"'Ode To Billie Joe' was recorded on July 10, 1967, in Studio C in the Capitol Records Tower on Vine Street in Hollywood.  It took less than an hour to record the track, with Bobbie accompanying herself on the guitar.  Later, Gordon asked arranger Jimmie Haskell to add violins and cellos.  The result was a song that ran more than seven minutes long.  Capitol shortened the track and put it on the flip side of 'Mississippi Delta'."

Lending more credence to this version of the story, Gentry said ...

Those involved felt it had a number of drawbacks.  They said it was too long, that it couldn't be categorized and aimed at a specific audience, that I was a female vocalist and soloist and this was the day of group singers.
-- Bobbie Gentry

Bronson goes on to say ... 

"Despite Capitol's relegation of 'Ode To Billie Joe' to the B-Side, radio discovered it and disc jockeys around the country started playing it.  It debuted on The Hot 100 on August 5, 1967, and was number one three weeks later."
The record charted in many other countries and became an international hit.  Bobbie Gentry would also win three Grammy Awards that year for her hit record.  (Jimmie Haskell also won an award for his eerie arrangement.)  

The "mystery" of what was thrown off the bridge was never revealed by Gentry who, as stated above, feels that if THAT was the only matter you were focused on, you missed the whole point of the song.  (The liner notes to the "Bobbie Gentry's Greatest Hits" CD echoes Bronson's findings virtually to the letter.  My guess is that Gary Theroux would cite his source of information as one of these two published reports.)

In this photograph from the November 10, 1967 issue of Life Magazine, 
Bobbie Gentry strolls across the Tallahatchie Bridge in Money, Mississippi.
The bridge collapsed in June 1972.

In the movie made nearly ten years later (starring, if I recall correctly, a "full frontal" Robby Benson along with  Glynnis O'Connor"), Billie Joe threw his girlfriend's rag doll over the bridge and then committed suicide the next day, confused about his sexual identity and preferences.  The movie tanked ... and most fans of the song preferred to consider Bobbie's lyrical mystery "unsolved" rather than accept this "cop out" explanation(Reportedly, while making the film, Gentry confessed to Herman Raucher, who had written the screenplay and the book it was based on, that she had absolutely no idea what was thrown off the bridge ... it was never meant to be the significant focal point of the song so she never really gave it any thought.  According to Bobbie, the most common guesses were flowers, an engagement ring, an aborted baby, Billie Joe's draft card, drugs, and/or all of the above.  As such, we will never know the answer ... because there IS no answer.  Therefore, just go with whatever works best for you.)  Whatever it was, however, was significant enough to get Billie Joe McAllister to jump off The Tallahatchie Bridge the day after.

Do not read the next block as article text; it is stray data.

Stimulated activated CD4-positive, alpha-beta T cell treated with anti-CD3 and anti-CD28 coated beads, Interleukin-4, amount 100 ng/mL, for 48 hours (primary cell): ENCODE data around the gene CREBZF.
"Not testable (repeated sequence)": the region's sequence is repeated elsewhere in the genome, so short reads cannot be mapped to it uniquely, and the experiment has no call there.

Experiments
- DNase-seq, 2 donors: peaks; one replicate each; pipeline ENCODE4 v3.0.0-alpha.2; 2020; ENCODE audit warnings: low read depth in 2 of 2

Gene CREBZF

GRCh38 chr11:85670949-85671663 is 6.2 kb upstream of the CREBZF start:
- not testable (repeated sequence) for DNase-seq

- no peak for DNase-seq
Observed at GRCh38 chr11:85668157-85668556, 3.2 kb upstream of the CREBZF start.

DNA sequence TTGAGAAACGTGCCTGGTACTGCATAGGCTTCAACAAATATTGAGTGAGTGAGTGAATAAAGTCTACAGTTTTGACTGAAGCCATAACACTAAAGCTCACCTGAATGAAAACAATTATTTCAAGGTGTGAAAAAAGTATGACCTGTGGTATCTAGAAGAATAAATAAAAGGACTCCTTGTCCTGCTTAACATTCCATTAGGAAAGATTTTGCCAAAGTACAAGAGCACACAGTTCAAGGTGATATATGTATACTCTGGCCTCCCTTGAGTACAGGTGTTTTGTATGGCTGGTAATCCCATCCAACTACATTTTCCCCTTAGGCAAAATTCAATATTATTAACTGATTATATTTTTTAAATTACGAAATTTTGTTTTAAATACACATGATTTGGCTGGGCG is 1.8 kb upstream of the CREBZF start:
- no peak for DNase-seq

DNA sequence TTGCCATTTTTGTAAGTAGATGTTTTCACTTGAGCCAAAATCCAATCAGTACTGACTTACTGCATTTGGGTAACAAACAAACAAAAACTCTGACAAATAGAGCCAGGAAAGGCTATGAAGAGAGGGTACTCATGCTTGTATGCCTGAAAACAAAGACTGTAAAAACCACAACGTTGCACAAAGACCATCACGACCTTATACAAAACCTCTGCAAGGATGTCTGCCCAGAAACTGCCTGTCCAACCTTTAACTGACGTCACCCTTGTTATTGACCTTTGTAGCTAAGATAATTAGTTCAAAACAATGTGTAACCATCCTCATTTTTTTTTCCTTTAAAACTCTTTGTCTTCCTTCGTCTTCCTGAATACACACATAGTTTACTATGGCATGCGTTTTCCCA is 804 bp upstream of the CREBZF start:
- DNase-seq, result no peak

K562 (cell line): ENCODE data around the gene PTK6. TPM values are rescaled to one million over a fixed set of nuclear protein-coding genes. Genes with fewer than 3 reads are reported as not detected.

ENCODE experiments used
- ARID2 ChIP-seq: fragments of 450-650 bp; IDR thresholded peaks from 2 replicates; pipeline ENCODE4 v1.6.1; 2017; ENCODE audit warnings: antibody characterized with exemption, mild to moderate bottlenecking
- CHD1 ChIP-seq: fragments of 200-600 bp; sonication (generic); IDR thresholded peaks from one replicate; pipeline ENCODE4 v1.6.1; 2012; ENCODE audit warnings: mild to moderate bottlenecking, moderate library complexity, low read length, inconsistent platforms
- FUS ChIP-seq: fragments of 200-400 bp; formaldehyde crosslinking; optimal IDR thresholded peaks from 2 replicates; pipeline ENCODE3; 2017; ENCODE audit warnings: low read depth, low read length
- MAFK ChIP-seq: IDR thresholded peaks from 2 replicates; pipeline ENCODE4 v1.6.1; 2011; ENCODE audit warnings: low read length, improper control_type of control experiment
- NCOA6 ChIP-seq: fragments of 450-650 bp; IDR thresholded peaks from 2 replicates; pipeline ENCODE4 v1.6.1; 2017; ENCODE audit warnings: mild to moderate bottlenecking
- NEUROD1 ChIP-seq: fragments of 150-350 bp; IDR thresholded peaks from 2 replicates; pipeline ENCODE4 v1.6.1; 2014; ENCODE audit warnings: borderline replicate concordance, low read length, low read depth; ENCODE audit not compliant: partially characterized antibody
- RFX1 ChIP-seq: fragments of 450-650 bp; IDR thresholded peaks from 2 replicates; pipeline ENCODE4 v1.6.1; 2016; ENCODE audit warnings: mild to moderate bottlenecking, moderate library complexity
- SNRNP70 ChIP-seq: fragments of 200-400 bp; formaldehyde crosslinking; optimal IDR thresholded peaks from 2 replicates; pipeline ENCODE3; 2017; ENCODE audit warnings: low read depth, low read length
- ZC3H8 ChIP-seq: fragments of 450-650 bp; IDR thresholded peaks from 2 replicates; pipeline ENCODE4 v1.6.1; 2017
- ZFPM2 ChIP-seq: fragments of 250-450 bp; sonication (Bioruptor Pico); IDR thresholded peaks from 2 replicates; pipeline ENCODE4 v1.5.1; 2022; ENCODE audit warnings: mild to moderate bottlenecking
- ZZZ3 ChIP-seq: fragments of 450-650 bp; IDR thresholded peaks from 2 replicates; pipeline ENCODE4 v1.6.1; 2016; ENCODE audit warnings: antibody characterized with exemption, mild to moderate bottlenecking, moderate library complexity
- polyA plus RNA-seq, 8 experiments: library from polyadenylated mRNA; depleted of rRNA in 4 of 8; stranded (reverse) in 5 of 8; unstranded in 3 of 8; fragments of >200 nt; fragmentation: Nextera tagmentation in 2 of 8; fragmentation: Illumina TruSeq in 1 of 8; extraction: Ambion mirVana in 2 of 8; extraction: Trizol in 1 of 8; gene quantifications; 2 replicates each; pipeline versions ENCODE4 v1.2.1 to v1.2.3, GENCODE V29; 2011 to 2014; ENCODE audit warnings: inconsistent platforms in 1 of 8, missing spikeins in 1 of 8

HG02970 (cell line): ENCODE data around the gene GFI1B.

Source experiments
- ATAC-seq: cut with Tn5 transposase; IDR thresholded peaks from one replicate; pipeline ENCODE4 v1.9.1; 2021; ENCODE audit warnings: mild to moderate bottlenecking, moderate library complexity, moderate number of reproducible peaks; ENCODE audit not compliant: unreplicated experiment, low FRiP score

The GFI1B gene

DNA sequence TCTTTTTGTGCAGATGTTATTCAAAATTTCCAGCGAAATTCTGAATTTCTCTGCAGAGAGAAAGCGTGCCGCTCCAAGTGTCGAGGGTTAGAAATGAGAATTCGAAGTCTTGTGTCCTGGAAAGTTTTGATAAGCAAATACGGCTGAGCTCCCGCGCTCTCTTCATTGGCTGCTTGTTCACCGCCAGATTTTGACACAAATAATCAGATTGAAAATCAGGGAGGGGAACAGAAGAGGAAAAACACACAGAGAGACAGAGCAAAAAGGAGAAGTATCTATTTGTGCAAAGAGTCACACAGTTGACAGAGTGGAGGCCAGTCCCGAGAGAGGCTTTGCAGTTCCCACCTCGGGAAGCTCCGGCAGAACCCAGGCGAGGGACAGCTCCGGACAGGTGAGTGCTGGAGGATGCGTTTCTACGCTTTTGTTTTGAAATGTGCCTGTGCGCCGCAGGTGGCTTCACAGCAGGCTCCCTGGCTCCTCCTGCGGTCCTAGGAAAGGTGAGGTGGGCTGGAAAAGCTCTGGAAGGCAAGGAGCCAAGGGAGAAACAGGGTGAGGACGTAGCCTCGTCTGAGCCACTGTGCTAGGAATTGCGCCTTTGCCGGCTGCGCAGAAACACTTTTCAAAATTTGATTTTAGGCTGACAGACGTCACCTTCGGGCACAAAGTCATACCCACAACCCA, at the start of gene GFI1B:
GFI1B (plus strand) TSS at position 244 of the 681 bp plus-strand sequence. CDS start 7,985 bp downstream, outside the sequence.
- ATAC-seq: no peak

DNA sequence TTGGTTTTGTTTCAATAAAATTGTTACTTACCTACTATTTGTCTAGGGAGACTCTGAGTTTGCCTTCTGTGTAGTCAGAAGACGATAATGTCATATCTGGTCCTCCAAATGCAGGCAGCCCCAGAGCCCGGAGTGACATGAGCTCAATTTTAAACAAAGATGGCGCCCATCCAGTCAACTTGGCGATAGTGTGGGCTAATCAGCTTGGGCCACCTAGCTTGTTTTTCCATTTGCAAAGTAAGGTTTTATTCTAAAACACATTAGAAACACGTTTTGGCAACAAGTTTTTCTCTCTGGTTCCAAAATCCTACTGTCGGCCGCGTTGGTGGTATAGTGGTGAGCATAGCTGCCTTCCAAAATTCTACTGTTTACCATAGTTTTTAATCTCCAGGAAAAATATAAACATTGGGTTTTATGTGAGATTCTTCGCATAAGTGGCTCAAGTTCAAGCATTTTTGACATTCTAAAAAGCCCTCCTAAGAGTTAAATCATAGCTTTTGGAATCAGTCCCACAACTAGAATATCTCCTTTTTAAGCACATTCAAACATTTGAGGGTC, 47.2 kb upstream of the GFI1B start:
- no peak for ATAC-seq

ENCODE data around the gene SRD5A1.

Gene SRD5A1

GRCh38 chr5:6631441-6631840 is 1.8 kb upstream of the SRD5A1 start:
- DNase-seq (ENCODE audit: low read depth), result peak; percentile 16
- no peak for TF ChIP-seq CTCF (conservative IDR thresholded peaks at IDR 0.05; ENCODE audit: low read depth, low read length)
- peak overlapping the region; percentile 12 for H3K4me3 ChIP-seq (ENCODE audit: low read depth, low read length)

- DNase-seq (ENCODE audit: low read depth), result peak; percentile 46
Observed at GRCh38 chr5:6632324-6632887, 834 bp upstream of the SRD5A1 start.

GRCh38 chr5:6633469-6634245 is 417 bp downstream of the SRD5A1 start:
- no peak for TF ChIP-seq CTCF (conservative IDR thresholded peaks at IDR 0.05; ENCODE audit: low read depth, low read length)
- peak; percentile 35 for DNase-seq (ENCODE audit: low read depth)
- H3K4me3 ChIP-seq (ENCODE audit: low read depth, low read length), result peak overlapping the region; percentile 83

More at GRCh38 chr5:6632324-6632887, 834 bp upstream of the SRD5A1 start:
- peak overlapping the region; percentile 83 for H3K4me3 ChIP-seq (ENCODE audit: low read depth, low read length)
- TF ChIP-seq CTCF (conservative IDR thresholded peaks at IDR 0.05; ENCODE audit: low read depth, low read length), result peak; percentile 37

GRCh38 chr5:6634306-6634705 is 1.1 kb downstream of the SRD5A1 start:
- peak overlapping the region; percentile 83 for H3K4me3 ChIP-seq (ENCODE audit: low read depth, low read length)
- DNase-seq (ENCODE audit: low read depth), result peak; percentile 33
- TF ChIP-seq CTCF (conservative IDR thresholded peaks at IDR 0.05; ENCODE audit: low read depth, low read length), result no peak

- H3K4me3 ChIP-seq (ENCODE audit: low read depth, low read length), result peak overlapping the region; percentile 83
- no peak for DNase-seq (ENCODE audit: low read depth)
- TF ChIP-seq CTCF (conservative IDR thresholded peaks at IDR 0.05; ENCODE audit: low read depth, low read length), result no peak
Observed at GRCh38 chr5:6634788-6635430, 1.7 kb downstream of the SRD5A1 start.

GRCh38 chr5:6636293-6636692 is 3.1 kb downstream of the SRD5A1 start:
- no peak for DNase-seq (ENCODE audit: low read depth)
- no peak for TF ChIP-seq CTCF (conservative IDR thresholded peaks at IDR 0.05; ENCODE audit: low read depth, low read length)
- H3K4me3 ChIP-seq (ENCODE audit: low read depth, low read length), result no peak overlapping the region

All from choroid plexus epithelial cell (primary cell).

All I know for sure is that it certainly captured the attention of the entire nation during its Summer Of Love chart run.  25 years later Richard Marx would try a similar "musical murder mystery" tactic with his Top Ten Hit "Hazard", another one of my all time favorites. 

The speculation around the mystery is not unlike that which would besiege Carly Simon's "You're So Vain" a few years later.  The biggest difference, of course, is that Carly knows EXACTLY who she wrote the song about.  I believe Bobbie, on the other hand, never expected the focus to be on that one line and, as such, never really gave it a second thought.  She felt the REAL meaning of the song came in the way the family discussed this tragedy around passing the biscuits and the black eyed peas ... and Mama making sure that everyone remembered to wipe their feet before sitting down at the dinner table.  As such, it would appear the REAL message of the song was lost on most of us.

Be sure to check out the postings on Carl Wiser's SONGFACTS page, too.